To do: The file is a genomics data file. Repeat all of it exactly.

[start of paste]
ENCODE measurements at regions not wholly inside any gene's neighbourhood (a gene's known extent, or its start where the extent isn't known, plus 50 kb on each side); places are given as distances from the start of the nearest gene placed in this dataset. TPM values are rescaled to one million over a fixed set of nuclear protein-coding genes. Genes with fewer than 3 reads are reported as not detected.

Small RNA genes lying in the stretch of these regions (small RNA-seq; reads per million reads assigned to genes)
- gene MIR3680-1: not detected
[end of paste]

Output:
ENCODE measurements at regions not wholly inside any gene's neighbourhood (a gene's known extent, or its start where the extent isn't known, plus 50 kb on each side); places are given as distances from the start of the nearest gene placed in this dataset. TPM values are rescaled to one million over a fixed set of nuclear protein-coding genes. Genes with fewer than 3 reads are reported as not detected.

Small RNA genes lying in the stretch of these regions (small RNA-seq; reads per million reads assigned to genes)
- gene MIR3680-1: not detected